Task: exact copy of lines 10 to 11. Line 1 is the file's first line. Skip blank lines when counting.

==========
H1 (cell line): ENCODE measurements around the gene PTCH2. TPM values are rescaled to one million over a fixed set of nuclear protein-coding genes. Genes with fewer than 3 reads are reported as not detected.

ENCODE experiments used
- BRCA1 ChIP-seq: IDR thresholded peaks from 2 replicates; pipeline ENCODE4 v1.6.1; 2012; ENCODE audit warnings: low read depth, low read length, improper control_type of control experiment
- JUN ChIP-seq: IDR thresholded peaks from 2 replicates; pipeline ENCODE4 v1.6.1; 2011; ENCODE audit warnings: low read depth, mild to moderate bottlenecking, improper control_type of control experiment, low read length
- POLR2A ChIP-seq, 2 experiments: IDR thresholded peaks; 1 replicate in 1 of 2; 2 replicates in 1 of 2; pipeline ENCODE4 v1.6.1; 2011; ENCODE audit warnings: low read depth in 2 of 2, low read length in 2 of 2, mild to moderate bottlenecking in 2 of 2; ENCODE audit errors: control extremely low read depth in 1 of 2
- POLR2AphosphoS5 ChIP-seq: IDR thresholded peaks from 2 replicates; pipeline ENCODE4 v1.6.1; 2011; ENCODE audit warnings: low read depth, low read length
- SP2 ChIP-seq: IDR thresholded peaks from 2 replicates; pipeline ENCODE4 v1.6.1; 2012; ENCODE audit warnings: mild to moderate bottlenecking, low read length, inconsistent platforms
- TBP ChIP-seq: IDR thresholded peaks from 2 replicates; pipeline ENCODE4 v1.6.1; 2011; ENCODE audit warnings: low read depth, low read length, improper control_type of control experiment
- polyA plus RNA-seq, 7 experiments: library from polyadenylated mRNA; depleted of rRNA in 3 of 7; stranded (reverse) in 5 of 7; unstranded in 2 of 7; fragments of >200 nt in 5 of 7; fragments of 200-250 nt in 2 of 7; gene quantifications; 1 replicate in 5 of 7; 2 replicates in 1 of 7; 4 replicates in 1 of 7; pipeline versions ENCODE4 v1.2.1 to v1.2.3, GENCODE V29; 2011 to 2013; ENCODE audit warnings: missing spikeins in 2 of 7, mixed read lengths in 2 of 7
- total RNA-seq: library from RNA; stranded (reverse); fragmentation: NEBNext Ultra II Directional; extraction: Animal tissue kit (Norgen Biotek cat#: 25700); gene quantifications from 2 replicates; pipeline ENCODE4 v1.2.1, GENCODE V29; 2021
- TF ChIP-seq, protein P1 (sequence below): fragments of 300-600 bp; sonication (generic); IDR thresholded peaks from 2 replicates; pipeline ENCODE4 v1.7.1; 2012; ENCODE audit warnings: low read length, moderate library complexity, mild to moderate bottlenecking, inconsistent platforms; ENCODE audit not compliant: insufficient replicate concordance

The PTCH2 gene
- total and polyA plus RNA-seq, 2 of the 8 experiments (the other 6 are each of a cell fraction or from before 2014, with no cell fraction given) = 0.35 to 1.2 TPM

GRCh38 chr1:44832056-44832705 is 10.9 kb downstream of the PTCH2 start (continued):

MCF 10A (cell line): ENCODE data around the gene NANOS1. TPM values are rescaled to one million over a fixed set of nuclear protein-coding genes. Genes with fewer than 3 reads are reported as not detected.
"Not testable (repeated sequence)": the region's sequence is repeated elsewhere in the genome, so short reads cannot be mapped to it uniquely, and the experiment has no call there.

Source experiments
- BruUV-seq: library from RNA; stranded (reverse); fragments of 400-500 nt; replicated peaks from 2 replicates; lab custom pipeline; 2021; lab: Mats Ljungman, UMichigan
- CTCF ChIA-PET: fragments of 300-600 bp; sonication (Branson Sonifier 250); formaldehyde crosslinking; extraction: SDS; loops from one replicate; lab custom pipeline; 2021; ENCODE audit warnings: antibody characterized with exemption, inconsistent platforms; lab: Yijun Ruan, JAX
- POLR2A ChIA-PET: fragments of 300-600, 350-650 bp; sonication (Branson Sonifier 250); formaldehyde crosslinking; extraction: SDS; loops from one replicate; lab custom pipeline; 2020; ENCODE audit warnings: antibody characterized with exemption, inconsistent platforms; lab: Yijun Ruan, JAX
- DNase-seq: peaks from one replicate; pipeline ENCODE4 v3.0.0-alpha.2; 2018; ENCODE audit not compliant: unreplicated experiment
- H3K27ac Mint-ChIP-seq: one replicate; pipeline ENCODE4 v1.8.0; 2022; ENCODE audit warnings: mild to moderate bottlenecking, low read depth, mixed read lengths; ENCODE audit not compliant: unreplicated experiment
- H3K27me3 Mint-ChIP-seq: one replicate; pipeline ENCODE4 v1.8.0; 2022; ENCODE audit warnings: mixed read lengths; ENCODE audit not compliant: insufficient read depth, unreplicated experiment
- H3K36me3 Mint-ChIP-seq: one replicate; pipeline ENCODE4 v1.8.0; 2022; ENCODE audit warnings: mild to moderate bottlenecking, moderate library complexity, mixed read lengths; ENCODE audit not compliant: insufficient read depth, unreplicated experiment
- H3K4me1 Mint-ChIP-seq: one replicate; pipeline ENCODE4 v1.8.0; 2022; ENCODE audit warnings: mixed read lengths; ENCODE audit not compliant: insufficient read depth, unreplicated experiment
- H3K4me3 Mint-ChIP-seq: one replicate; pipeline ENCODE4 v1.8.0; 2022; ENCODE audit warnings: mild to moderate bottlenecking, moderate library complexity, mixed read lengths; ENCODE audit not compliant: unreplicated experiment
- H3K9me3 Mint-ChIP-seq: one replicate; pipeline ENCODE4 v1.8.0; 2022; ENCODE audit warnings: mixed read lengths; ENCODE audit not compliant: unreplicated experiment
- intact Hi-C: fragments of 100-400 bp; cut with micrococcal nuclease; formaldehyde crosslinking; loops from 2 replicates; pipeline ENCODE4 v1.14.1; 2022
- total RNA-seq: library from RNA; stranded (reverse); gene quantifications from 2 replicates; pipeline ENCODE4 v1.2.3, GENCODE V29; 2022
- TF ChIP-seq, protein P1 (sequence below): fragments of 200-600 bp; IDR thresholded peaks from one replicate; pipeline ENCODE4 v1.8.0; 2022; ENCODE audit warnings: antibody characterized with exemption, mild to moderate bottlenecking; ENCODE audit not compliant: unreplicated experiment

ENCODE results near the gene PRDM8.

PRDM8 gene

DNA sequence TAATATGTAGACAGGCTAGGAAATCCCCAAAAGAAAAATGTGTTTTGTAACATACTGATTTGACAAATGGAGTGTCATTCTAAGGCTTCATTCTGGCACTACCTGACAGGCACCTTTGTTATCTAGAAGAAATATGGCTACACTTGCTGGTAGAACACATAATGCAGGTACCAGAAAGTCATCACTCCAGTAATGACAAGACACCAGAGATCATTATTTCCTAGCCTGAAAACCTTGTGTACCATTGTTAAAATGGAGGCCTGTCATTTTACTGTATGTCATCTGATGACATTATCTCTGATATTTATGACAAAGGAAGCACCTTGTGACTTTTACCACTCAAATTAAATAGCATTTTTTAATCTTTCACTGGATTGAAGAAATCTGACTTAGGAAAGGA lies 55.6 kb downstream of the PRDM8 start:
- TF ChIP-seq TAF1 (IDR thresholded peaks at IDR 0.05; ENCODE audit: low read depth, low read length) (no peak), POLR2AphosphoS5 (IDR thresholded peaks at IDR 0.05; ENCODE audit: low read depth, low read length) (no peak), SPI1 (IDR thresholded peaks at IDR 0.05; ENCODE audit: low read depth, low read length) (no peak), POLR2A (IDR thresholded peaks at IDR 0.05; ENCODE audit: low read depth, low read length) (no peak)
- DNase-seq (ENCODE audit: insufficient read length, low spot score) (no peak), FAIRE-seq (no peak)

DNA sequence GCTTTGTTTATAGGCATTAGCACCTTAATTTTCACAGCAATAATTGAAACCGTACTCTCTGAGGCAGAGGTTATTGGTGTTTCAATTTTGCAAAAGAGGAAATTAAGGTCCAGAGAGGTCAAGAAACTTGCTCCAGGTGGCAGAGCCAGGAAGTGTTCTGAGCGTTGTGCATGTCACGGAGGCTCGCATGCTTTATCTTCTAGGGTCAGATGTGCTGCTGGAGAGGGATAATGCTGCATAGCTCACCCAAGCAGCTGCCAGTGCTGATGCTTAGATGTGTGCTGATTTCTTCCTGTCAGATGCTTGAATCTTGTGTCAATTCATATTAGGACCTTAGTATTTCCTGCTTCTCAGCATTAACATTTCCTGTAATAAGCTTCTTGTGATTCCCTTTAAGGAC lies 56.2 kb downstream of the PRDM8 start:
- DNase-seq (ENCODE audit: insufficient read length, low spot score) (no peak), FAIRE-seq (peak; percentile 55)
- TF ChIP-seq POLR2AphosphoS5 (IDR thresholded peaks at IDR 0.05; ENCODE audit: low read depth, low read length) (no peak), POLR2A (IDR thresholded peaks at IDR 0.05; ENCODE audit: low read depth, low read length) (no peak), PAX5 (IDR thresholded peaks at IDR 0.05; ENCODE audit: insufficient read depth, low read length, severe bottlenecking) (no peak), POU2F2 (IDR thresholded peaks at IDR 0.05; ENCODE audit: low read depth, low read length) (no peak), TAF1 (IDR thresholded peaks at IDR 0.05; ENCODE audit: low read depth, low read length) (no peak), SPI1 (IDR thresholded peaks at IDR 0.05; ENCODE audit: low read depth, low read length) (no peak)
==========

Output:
- total RNA-seq: library from RNA; stranded (reverse); fragmentation: NEBNext Ultra II Directional; extraction: Animal tissue kit (Norgen Biotek cat#: 25700); gene quantifications from 2 replicates; pipeline ENCODE4 v1.2.1, GENCODE V29; 2021
- TF ChIP-seq, protein P1 (sequence below): fragments of 300-600 bp; sonication (generic); IDR thresholded peaks from 2 replicates; pipeline ENCODE4 v1.7.1; 2012; ENCODE audit warnings: low read length, moderate library complexity, mild to moderate bottlenecking, inconsistent platforms; ENCODE audit not compliant: insufficient replicate concordance